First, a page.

TORONTO – The government will compensate parents affected by rotating teachers’ strikes, Ontario’s education minister said Wednesday as one union leader called the plan a “bribe” to win support during tense labour negotiations.
Parents whose kids aren’t yet enrolled in school but attend school-based child-care centres affected by the strikes will get the most money, Education Minister Stephen Lecce said, while those whose children are in grades 1 through 7 will get the least. Parents of secondary school students won’t get any funding, but those with children with special needs up to age 21 will get $40 per day.
Lecce said the funding is intended to “ensure students remain cared for” during the multiple labour actions being staged by the province’s four major teacher unions.
“It is a recognition of the costs that are being imposed on families by teacher unions,” he said. “It is, I believe, an incremental step to put some relief back in their pockets. For some parents, they’ve already faced those fiscal costs. There could be more given what has been intimated by some of … the teacher unions.”
The government said it spends approximately $60 million per day in teacher compensation across the entire education system. Lecce estimates the program to compensate parents could cost as much as $48 million per day if a full labour disruption across all systems were to occur.
Lecce defended the plan and its costs, saying parents need the assistance.
“I think it pales in comparison to people who don’t have vacation days and don’t have child-care options and are in a pretty difficult place today, let alone if this continues to escalate,” he said.
The measure comes as the union representing Ontario’s elementary teachers said it will hold a one-day strike at three school boards on Monday unless contract talks with the government progress.
The Elementary Teachers Federation of Ontario said Wednesday it’s given five days notice to the provincial government that workers in Toronto, York Region and Ottawa-Carleton boards will walk off the job.
It said the strike will go ahead unless government representatives “get serious” about reaching a deal by Friday.
ETFO president Sam Hammond slammed the government plan and said Lecce’s energy would be better spent getting his negotiator back to the bargaining table.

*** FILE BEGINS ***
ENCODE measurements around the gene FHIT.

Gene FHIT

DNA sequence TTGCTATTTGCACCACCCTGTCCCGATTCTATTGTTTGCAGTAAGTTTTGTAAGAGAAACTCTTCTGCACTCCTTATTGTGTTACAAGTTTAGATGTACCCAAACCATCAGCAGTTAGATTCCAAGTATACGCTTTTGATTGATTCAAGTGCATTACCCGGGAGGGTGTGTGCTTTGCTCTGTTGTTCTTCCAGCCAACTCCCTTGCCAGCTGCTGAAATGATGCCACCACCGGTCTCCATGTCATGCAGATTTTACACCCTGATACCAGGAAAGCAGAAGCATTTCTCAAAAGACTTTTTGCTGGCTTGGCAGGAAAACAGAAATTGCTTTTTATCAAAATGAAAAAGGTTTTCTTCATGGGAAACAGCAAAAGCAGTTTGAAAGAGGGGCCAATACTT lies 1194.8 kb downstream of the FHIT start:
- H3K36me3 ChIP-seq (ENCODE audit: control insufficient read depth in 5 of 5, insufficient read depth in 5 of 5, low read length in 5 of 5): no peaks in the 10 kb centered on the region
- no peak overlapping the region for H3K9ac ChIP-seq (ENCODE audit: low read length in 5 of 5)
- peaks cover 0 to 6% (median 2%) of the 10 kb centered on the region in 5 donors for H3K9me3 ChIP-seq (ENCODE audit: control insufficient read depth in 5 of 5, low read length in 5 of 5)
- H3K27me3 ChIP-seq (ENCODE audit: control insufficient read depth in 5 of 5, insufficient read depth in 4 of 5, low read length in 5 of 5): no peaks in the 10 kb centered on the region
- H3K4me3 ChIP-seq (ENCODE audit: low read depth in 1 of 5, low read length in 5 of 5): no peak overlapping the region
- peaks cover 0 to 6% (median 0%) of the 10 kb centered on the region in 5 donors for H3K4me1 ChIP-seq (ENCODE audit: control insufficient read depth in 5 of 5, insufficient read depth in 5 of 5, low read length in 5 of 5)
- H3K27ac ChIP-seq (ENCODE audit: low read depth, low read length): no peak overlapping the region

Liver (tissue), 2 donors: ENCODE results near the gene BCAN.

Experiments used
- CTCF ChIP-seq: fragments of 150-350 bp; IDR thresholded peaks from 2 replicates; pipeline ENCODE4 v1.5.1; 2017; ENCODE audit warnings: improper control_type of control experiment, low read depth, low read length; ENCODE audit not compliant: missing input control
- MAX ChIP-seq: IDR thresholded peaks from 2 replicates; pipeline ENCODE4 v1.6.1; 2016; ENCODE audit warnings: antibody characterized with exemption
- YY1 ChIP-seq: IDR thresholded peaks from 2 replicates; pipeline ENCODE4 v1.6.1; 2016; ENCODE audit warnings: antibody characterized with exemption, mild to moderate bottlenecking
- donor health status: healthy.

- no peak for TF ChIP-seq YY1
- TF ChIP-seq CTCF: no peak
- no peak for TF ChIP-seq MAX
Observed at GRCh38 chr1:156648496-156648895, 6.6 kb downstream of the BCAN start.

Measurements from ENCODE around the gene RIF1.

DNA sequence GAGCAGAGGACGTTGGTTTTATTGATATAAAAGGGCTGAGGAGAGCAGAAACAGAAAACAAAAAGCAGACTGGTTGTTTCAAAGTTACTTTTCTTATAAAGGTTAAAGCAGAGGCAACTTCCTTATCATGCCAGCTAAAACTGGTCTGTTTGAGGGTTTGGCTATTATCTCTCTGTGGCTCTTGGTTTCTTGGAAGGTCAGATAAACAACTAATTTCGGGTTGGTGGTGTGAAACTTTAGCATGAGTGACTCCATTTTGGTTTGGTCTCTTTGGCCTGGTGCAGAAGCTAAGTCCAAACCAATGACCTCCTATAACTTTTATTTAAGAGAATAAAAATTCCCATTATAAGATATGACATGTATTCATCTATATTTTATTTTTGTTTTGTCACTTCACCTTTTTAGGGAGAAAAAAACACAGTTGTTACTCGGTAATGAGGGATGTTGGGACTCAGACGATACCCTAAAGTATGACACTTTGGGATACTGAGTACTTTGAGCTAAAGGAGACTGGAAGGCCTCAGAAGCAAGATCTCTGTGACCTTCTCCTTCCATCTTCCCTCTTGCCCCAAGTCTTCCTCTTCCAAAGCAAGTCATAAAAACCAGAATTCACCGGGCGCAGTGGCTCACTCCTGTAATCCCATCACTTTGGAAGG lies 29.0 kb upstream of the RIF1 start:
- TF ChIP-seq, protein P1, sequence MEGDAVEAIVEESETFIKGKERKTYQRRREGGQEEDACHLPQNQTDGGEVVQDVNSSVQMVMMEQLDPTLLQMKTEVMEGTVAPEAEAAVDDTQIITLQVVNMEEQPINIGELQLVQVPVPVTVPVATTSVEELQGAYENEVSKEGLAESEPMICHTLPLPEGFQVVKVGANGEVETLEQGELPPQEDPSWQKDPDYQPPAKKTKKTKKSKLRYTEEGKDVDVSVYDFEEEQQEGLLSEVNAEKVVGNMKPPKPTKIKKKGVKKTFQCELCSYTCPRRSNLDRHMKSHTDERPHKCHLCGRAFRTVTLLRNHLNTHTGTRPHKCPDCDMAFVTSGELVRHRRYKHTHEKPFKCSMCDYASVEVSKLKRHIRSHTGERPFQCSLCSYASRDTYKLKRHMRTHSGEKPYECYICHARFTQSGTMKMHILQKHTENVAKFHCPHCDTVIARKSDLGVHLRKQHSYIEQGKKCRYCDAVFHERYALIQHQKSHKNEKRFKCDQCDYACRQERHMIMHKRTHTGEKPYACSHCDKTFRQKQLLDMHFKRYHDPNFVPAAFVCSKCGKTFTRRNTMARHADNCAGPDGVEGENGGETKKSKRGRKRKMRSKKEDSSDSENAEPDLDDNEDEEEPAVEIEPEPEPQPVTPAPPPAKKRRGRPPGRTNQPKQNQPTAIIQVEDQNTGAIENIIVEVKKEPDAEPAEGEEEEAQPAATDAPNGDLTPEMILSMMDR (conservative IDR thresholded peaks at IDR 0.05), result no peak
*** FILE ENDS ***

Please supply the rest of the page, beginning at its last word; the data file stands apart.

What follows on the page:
“How insulting to parents in this province, that he’s trying to transparently bribe them for support,” he said.
NDP education critic Marit Stiles called the government plan disappointing.
“I wish this government would devote as much time and energy to actually doing what needs to be done to reverse the cuts that they’ve … put in place already as they have to this scheme,” she said.
Green party Leader Mike Schreiner said the government’s “cash-back program” is an attempt to distract parents from the ongoing labour disputes with teachers, who have been without contracts since August.
“What’s most important to parents is the quality of their kids’ education, and I think they will see through this ploy to pit them against teachers,” Schreiner said in a statement.
Meanwhile, the Ontario Secondary School Teachers’ Federation held its fifth rotating strike at schools in 16 boards on Wednesday.
OSSTF, which represents 60,000 teachers and education workers, began one-day walkouts on Dec. 4 with a job action that closed schools across the province.
It has followed up with weekly rotating strikes that have closed all secondary schools and some elementary schools at the affected boards. In addition to representing high school teachers, OSSTF represents education workers at some elementary schools.
Teachers were angered when the government announced that average high school class sizes would increase and four e-learning courses would be mandatory for graduation. The government has since scaled back those proposals, but OSSTF president Harvey Bischof has said it’s not enough.
Lecce has repeatedly said the key sticking point in talks is compensation, with the union demanding a roughly two per cent wage increase and the government offering one per cent.
© 2020 The Canadian Press